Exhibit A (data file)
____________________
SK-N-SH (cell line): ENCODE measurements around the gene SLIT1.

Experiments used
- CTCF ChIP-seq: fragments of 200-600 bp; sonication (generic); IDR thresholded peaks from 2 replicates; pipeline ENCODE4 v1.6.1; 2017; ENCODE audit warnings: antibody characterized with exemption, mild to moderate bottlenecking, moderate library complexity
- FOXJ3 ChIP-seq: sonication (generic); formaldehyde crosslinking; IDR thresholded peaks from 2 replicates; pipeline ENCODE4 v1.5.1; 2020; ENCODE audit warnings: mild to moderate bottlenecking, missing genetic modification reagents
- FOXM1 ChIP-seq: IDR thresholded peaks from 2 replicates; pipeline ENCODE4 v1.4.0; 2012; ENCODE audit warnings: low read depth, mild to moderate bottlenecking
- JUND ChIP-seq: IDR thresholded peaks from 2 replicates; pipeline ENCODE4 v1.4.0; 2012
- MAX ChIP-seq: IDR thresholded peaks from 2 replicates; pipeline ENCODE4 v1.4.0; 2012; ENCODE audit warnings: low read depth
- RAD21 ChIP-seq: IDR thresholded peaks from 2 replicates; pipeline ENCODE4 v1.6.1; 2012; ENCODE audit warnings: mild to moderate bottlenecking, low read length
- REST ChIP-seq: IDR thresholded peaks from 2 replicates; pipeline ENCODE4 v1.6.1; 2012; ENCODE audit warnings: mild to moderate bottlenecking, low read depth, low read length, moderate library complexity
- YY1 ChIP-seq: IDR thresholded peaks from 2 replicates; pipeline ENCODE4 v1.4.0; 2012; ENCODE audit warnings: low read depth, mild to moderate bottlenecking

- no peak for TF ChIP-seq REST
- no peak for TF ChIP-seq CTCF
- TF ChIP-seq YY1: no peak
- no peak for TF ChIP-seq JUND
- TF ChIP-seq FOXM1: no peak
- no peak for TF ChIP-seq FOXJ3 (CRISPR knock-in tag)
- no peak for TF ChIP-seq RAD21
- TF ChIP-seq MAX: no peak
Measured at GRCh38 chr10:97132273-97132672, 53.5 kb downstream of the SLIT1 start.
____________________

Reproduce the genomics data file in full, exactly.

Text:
SK-N-SH (cell line): ENCODE measurements around the gene SLIT1.

Experiments used
- CTCF ChIP-seq: fragments of 200-600 bp; sonication (generic); IDR thresholded peaks from 2 replicates; pipeline ENCODE4 v1.6.1; 2017; ENCODE audit warnings: antibody characterized with exemption, mild to moderate bottlenecking, moderate library complexity
- FOXJ3 ChIP-seq: sonication (generic); formaldehyde crosslinking; IDR thresholded peaks from 2 replicates; pipeline ENCODE4 v1.5.1; 2020; ENCODE audit warnings: mild to moderate bottlenecking, missing genetic modification reagents
- FOXM1 ChIP-seq: IDR thresholded peaks from 2 replicates; pipeline ENCODE4 v1.4.0; 2012; ENCODE audit warnings: low read depth, mild to moderate bottlenecking
- JUND ChIP-seq: IDR thresholded peaks from 2 replicates; pipeline ENCODE4 v1.4.0; 2012
- MAX ChIP-seq: IDR thresholded peaks from 2 replicates; pipeline ENCODE4 v1.4.0; 2012; ENCODE audit warnings: low read depth
- RAD21 ChIP-seq: IDR thresholded peaks from 2 replicates; pipeline ENCODE4 v1.6.1; 2012; ENCODE audit warnings: mild to moderate bottlenecking, low read length
- REST ChIP-seq: IDR thresholded peaks from 2 replicates; pipeline ENCODE4 v1.6.1; 2012; ENCODE audit warnings: mild to moderate bottlenecking, low read depth, low read length, moderate library complexity
- YY1 ChIP-seq: IDR thresholded peaks from 2 replicates; pipeline ENCODE4 v1.4.0; 2012; ENCODE audit warnings: low read depth, mild to moderate bottlenecking

- no peak for TF ChIP-seq REST
- no peak for TF ChIP-seq CTCF
- TF ChIP-seq YY1: no peak
- no peak for TF ChIP-seq JUND
- TF ChIP-seq FOXM1: no peak
- no peak for TF ChIP-seq FOXJ3 (CRISPR knock-in tag)
- no peak for TF ChIP-seq RAD21
- TF ChIP-seq MAX: no peak
Measured at GRCh38 chr10:97132273-97132672, 53.5 kb downstream of the SLIT1 start.